Monday, 30 March 2020

Loganair to seek more government aid.....

One of the UK's largest regional airlines Loganair is to seek a government bailout as the airline struggles to continue to operate, which it says is due to the coronavirus COVID-19 pandemic. 

Loganair was the sister airline to flyBMI, which went into administration with massive debts in February 2019.  Both airlines were owned by Airline Investments Limited, which has been accused of asset stripping flyBMI in the days and hours before placing it into administration, to avoid paying millions in compensations for delayed and cancelled flights.

Loganair is continuing to fly most routes at present - according to its website the carrier is operating schedules on the following routes until 20th April.

- Aberdeen-Kirkwall
- Aberdeen-Manchester
- Aberdeen-Norwich
- Aberdeen-Sumburgh
- Glasgow-Barra
- Glasgow-Benbecula
- Glasgow-Campbeltown
- Glasgow-Islay
- Glasgow-Stornoway
- Glasgow-Tiree

- Isle of Man-Liverpool
- Isle of Man-Manchester
- Kirkwall-Sumburgh
- Orkney inter-isles air services
- Stornoway-Benbecula

- City of Derry-London Southend 

A number of these routes are operated on a public service obligation - PSO basis - which means the airline is obligated to provide a service on the routes after winning a tender process and getting subsidies from the government to operate the routes.  

The Scottish airline will also be paying no business rates this year, following an announcement from Michael Matheson, Cabinet Secretary for Transport, Infrastructure and Connectivity, who said: “Our aviation industry is facing an unprecedented challenge in the face of the coronavirus outbreak, so the Scottish Government is doing everything it can to provide support at this difficult time.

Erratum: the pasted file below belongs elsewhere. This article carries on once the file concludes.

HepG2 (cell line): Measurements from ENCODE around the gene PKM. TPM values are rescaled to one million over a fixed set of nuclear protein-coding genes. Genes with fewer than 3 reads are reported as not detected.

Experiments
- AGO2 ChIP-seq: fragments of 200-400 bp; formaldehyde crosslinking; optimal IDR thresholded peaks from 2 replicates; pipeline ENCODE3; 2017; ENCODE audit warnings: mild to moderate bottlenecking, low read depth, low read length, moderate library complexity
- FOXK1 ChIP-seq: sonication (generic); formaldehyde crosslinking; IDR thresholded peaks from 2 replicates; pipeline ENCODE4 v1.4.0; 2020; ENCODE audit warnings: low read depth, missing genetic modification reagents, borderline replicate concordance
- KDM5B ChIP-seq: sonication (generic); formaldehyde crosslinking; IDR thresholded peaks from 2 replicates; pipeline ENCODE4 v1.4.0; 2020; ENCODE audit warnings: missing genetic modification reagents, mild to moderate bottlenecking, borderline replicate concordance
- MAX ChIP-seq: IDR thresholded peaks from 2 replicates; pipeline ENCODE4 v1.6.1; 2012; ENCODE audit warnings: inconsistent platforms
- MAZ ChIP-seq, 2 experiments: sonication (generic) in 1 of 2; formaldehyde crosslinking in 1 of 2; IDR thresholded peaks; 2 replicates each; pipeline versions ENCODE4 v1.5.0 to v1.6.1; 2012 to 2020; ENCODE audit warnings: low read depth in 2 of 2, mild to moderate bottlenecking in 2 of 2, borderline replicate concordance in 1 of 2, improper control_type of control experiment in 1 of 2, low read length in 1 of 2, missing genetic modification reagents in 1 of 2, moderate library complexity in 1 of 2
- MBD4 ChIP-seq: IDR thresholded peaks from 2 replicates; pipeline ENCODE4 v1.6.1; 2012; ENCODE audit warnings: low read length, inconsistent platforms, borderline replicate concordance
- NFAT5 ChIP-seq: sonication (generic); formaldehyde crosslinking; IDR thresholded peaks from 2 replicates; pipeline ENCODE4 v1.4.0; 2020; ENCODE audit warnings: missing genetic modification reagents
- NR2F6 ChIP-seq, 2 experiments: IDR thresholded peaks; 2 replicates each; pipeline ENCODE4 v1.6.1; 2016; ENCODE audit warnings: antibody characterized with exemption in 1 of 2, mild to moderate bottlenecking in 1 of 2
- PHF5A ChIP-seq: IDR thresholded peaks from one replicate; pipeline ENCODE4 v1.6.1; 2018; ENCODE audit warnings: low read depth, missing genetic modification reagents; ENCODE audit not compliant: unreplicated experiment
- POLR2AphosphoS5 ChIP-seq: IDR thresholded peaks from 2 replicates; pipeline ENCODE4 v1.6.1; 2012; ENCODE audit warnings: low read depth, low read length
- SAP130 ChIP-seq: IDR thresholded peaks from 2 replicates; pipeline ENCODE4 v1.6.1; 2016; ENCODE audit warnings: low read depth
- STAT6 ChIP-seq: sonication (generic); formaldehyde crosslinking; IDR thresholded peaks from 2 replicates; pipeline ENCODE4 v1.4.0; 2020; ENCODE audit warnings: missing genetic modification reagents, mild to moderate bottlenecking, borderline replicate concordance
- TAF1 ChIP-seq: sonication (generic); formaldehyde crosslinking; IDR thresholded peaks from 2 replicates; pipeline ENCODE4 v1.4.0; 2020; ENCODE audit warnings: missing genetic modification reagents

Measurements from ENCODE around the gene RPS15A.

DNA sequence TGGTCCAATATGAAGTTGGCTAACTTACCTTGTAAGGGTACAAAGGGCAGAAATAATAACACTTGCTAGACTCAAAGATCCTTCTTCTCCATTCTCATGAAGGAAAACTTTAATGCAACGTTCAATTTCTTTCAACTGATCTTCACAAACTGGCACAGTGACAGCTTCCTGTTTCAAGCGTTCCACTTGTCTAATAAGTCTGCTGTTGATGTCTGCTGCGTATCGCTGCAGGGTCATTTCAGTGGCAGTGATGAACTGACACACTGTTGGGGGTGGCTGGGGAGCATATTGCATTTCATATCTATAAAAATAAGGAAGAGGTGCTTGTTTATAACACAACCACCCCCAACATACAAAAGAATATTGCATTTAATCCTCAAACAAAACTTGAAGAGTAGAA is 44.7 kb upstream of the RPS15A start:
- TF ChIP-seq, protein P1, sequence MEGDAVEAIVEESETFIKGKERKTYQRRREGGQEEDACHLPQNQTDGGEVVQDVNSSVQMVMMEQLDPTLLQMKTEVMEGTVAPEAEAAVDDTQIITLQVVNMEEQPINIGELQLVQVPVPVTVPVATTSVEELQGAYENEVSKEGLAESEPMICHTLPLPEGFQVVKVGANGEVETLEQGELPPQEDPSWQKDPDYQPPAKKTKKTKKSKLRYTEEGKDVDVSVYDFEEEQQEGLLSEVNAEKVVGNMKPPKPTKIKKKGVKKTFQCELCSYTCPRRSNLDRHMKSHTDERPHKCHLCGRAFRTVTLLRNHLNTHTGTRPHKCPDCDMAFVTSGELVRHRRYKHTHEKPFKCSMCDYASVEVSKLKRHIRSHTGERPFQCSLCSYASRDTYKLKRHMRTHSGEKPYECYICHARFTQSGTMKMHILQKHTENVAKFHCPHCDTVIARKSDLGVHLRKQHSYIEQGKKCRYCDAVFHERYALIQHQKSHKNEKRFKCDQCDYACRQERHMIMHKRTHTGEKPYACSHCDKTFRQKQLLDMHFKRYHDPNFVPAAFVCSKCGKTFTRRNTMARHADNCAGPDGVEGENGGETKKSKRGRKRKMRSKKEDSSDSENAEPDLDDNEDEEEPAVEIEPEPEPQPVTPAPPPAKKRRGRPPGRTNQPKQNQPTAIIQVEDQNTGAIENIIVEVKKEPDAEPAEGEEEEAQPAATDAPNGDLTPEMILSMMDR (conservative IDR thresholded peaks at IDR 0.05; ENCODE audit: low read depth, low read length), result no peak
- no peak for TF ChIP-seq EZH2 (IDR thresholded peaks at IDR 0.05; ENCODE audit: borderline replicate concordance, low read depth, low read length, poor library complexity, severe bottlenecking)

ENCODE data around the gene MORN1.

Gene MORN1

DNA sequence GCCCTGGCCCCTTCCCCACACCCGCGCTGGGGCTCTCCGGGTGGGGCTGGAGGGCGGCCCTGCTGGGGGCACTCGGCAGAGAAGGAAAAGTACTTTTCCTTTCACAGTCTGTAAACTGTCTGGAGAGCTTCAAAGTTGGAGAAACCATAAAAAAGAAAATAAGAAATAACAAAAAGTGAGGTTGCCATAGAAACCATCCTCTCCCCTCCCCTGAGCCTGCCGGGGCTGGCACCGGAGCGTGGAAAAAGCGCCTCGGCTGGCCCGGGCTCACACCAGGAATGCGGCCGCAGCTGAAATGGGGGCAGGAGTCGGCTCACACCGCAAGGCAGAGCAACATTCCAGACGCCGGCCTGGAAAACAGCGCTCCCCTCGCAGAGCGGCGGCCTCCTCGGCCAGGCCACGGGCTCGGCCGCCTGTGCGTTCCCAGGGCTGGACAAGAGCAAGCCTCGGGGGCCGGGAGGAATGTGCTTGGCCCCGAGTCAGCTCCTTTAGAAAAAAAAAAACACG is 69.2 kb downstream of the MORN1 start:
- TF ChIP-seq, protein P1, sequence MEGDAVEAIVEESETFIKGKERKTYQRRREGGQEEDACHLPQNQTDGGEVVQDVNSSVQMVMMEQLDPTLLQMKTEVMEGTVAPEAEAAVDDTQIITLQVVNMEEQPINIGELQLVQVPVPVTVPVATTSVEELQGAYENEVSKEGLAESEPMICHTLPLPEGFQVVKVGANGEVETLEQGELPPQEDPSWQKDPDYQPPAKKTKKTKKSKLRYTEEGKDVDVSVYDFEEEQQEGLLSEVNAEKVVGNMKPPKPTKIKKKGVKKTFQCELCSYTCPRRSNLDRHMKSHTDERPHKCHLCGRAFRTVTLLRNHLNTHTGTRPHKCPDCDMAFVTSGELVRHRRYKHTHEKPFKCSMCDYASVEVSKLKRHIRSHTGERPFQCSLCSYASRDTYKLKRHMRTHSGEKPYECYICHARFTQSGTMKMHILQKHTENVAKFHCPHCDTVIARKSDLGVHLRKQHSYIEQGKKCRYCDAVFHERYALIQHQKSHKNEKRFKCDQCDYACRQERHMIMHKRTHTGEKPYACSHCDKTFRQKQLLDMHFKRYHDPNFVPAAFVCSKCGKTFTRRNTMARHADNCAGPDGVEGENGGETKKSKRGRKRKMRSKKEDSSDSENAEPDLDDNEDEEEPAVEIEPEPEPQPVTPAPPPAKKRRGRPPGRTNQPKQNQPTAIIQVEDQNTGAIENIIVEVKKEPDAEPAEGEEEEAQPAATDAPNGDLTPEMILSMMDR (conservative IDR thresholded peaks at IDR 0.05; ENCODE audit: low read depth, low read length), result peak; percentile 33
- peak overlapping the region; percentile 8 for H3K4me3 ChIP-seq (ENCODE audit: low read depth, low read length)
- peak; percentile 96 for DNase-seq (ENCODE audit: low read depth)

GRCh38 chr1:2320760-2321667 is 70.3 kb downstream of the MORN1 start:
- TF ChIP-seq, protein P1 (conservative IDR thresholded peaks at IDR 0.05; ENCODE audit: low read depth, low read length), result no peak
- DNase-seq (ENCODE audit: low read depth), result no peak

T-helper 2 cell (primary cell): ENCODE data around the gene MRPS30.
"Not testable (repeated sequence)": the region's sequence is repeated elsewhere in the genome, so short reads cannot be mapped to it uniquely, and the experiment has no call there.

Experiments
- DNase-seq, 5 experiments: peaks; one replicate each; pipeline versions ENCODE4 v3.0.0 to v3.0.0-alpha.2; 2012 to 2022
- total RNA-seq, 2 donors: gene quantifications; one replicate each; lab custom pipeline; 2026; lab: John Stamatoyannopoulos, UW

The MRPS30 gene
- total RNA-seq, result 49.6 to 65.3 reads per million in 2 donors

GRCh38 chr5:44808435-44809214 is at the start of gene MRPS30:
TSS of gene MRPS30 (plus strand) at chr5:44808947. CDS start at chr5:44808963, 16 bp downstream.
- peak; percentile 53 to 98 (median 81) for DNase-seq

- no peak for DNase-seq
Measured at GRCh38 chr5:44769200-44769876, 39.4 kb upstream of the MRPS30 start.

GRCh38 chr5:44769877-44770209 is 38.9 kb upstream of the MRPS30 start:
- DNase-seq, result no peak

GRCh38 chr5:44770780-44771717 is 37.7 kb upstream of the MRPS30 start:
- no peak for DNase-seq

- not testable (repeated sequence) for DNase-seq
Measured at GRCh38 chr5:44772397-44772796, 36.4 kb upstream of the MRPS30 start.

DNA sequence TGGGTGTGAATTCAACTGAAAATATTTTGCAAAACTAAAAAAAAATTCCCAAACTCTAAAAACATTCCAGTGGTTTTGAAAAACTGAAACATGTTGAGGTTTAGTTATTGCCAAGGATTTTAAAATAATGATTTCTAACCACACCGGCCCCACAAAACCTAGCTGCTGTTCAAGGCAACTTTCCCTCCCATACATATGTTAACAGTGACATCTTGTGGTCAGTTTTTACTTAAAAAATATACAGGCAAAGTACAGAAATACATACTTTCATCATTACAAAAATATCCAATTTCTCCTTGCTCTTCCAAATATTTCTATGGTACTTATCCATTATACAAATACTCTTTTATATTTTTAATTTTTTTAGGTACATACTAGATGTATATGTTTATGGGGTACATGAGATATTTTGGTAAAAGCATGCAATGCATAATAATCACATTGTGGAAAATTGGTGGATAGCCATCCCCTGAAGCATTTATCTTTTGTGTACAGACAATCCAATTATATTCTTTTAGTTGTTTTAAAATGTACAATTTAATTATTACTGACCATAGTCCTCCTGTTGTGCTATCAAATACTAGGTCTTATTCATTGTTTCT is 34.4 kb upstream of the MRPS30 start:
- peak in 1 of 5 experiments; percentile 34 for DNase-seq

“Airports, ground handling service providers and Loganair will receive 100% business rate relief for a year, as part of the £2.2bn support package announced to help businesses deal with the impact of the outbreak".

Jonathan Paul Hinkles, Loganair's Managing Director and Airline Investments Limited shareholder told the BBC that connectivity of remote Scottish islands, rural communities across the UK "cannot be maintained without air services" and demanding that a government bailout for Loganair was "essential".  Around half of the carrier's fleet of 45 aircraft are currently grounded, Hinkles warned "We can't just shut down - Morally, we have to fly."

Hinkles also accused other airline bosses, such as those at easyJet and Ryanair of not telling the truth, telling the BBC's, Tom Burridge, that any airline saying it could survive without government help "would probably be lying".

There is no doubt Loganair provides a valuable service in connecting some rural areas, particularly the Scottish Islands, where it operates one of the worlds shortest air routes between Westray Airport and Papa Westray, a distance of just 1.7 miles. It would be a shame that an airline with such heritage should disappear, yet it already receives government aid in various forms that allow it to continue to operate, its sister airline went bust stranding hundreds of passengers and leaving thousands more out of pocket, so perhaps the directors of Airline Investments Limited should put more money into the company before expected tax-payers to bail them out. 

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